Beating the Blues
Depression is one of the most common mental illnesses. It can affect people regardless of their age or circumstances. Reported increases in depression worldwide cannot be due to a reduction in the stigma associated with mental illness. It seems more likely that it is associated with significant social and lifestyle changes that have taken place over the last 20 years. The good news is that depression is treatable. At the same time, depression is poorly understood, and this might prevent people from recognising the warning signs, resulting in them not seeking help. So, understanding depression is important.
What are the symptoms of depression? Depression involves a marked decline in mood, negative thoughts and feelings, and social withdrawal. Other common symptoms are anxiety, disturbed sleep, changes in appetite, sudden weight loss or gain, lethargy, difficulty thinking clearly and memory problems.
Depression is associated with a pattern of coping called avoidance. This results in isolation, inactivity and social withdrawal. Avoidance reinforces negative thinking and a sense of failure. This can lead to a sense of helplessness and hopelessness.
What causes depression? Although there is no single cause for depression, there are factors that place some people at more risk than others. These include:
Experiencing loss, trauma or adversity
Perfectionistic thinking – having overly high expectations of ourselves and others
Poor social skills that make forming and maintaining social relationships difficult
Thinking patterns that make us vulnerable
Lifestyle and diet
Thinking patterns that make us vulnerable Depression is associated with rigid patterns of thinking, involving a preference for black and white answers to problems that are more in the “grey” zone. The ability to navigate the grey zone requires us to make judgements that take into account important context information relevant to our circumstances. How we do this is determined by our Attributional Style. This refers to how we interpret and respond to events in our life. It affects how we feel about ourselves and others, and the decisions we make. The following examples demonstrate different attribution styles.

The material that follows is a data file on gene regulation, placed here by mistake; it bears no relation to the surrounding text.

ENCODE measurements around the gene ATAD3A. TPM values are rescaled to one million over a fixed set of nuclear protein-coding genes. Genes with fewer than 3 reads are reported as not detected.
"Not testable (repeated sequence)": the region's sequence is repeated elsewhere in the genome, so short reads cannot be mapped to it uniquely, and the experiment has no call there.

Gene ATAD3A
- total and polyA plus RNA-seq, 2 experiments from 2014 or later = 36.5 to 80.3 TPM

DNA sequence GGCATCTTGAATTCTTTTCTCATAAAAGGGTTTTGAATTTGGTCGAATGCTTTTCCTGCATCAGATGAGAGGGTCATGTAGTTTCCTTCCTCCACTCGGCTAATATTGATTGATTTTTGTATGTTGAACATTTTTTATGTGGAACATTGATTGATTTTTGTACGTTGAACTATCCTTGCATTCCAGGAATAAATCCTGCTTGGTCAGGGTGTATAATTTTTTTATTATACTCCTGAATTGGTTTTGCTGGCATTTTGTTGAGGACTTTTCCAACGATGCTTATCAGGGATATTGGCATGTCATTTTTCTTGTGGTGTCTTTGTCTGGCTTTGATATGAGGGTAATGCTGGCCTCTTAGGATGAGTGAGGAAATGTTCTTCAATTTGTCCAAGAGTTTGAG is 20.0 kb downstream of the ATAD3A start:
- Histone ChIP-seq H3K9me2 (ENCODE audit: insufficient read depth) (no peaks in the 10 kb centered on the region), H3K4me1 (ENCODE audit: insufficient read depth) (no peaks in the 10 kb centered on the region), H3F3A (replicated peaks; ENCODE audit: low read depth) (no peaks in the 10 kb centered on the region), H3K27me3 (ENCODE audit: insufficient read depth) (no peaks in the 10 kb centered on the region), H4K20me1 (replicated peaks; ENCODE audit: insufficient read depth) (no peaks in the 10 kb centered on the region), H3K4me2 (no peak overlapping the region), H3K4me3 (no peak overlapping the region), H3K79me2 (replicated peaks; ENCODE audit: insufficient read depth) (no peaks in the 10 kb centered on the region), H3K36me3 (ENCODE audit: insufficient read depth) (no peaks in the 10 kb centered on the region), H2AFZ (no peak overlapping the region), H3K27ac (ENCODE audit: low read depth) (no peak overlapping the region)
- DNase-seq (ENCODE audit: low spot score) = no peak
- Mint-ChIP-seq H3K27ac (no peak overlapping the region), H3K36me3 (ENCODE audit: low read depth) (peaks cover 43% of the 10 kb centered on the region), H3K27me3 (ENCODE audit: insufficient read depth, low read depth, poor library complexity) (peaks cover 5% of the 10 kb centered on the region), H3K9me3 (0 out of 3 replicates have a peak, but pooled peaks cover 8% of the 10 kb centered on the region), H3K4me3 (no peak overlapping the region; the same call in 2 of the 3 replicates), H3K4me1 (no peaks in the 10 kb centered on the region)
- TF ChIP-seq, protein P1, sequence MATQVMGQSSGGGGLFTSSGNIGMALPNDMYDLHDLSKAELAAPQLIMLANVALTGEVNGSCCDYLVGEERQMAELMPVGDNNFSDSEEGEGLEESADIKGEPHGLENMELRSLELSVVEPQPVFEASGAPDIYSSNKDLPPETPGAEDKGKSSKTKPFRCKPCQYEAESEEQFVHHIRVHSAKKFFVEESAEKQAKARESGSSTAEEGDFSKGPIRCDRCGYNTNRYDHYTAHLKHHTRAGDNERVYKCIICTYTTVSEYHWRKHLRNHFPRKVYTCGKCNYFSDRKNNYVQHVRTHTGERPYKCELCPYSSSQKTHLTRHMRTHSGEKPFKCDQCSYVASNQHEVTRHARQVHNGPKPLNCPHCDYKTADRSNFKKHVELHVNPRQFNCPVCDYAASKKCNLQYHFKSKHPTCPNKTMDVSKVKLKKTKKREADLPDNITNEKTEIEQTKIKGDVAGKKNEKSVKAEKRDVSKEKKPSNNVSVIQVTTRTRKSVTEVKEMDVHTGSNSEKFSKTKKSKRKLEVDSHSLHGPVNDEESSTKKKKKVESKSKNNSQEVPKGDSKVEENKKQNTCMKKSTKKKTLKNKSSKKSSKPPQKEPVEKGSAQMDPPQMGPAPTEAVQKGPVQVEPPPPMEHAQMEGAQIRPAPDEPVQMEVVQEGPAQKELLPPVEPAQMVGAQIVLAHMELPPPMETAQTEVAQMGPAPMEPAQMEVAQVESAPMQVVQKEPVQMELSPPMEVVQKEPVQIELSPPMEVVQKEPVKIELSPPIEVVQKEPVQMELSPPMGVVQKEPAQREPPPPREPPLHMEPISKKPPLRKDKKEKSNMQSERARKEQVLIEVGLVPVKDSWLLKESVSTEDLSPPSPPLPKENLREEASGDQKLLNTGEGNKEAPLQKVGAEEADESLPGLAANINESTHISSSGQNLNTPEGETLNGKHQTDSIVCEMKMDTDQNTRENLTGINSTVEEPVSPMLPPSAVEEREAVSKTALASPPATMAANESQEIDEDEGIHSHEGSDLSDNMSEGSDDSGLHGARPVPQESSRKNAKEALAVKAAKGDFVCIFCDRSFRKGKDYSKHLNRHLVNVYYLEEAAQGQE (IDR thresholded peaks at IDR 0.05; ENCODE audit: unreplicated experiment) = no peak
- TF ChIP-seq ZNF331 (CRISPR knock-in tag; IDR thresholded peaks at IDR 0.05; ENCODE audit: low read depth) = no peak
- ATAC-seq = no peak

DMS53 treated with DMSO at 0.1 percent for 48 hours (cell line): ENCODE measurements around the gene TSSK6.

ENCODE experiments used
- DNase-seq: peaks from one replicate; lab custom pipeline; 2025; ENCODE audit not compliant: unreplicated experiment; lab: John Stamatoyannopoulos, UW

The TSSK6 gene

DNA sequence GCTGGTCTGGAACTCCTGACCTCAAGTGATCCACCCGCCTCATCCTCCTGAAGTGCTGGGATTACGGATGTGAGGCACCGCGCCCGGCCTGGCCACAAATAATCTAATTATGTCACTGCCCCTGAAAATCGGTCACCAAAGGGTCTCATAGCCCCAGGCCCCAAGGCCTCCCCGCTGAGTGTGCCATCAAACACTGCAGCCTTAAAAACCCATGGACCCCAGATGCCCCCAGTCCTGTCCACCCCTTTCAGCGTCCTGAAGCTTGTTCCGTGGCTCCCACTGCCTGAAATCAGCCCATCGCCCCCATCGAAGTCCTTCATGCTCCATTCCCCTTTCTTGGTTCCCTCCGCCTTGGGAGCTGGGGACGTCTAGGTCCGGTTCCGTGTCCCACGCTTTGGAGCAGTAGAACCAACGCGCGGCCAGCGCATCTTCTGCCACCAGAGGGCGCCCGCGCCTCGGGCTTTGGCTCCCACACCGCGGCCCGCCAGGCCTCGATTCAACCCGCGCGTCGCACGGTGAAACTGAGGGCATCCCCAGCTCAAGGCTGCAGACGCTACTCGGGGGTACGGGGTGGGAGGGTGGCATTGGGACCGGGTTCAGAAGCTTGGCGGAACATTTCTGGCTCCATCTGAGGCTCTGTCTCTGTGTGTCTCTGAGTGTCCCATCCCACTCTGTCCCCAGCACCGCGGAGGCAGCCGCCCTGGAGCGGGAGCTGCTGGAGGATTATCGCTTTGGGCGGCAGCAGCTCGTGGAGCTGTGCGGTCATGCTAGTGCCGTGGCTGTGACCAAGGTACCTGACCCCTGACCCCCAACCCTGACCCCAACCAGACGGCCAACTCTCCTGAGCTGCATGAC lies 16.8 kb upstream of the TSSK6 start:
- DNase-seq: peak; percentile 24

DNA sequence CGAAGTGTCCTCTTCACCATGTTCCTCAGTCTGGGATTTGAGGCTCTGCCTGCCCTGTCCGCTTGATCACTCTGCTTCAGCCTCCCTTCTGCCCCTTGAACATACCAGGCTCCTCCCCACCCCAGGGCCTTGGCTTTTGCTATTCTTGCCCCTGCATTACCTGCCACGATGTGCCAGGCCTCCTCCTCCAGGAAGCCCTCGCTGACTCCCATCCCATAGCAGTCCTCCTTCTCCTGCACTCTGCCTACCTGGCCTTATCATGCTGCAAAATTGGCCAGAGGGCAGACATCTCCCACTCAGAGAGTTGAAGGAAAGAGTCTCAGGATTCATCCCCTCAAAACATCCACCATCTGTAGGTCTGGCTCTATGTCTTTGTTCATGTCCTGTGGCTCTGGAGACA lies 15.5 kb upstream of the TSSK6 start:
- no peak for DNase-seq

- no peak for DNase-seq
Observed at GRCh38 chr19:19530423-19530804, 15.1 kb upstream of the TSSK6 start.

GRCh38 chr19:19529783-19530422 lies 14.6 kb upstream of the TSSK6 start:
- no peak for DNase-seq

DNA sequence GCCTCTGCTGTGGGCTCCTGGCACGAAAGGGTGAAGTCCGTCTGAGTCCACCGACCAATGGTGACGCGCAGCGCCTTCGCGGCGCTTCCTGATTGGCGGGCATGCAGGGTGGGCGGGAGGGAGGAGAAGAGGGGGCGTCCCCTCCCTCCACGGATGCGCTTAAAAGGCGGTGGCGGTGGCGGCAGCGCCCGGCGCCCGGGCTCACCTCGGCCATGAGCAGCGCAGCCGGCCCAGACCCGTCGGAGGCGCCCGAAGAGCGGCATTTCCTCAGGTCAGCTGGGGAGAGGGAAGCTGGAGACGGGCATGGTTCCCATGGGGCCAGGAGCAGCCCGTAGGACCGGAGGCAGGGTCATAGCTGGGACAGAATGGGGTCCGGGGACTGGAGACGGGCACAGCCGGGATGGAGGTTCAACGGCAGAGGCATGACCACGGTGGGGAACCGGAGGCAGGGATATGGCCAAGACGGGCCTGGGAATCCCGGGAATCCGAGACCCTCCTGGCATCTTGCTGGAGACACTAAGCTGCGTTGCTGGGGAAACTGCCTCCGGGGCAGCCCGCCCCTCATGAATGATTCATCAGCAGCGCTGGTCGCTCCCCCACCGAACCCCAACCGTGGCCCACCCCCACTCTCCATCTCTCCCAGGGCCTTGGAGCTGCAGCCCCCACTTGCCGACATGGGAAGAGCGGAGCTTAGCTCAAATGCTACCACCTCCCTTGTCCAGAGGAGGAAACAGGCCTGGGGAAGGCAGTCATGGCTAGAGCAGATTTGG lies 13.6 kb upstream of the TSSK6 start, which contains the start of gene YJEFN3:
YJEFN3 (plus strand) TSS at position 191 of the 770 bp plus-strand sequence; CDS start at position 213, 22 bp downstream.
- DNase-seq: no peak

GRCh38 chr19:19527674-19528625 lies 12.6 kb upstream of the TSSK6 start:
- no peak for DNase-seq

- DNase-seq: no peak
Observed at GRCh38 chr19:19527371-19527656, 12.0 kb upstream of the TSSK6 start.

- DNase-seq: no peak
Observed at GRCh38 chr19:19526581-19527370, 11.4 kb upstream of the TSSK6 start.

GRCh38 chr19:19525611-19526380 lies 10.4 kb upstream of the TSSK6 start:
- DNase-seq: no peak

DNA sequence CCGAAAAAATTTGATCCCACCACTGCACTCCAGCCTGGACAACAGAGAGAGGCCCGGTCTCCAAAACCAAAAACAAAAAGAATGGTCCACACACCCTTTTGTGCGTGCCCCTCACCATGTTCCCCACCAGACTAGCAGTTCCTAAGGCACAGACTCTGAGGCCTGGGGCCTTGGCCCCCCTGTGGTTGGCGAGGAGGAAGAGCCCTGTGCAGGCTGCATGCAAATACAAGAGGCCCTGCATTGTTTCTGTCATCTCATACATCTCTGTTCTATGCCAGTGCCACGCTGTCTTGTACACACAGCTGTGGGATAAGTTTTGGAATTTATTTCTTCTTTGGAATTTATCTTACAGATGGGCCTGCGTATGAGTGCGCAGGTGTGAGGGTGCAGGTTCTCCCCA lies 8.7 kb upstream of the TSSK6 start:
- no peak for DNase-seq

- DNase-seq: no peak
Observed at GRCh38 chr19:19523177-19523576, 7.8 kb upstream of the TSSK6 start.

I always fail versus, I made a mistake that time
I can’t do anything right, versus, I’ll do better next time
This is too risky, versus I can give it a go
No one likes me, versus I can grow my social circle
I need others to like me, versus my opinions count too
Things never change, versus things can change
Lifestyle and diet There is increasing evidence that points to the importance of lifestyle habits. It has been clearly demonstrated that exercise has an anti-depressant effect. Exercise is, therefore, a preventative factor and can be very helpful for reducing mild to moderate depression.
One of the most interesting areas of current research is the relationship between diet, the gut and mental illness. A very important hormone – serotonin – is manufactured in the gut from the food we eat. We need serotonin to think. Sluggishness, poor mental clarity and memory problems are all features of depression. Like exercise, our dietary choices impact our capacity to live active, engaged lives as well as healthy ageing.
Children’s brains and minds are having the foundations for adulthood laid, as they eat. Commenting on the negative effects of high-sugar diets, neurologist and author Dr David Perlmutter said: “if we want to care for our minds, then we have to be mindful about what we eat”. Depression is more than the mind.
Treating Depression Depression is one of the most treatable mental illnesses. Cognitive Behavioural Therapy helps a person to understand and change thinking patterns and habits. Depression can occur with other difficulties such as chronic pain, post-traumatic stress disorder and eating disorders. Sometimes these need to be addressed first, and this may involve other tailored treatments. It is therefore important to seek assistance from a qualified professional, who can complete a thorough assessment and put together an individualised treatment plan.
Anne Ward is principal psychologist of Mindinsight, providing evidence-based psychology services to adults, children and adolescents. Mindinsight is located in the T&G Building at 45 Hunter Street Newcastle. Visit www.mindinsight.com.au or phone (02) 4942 7660.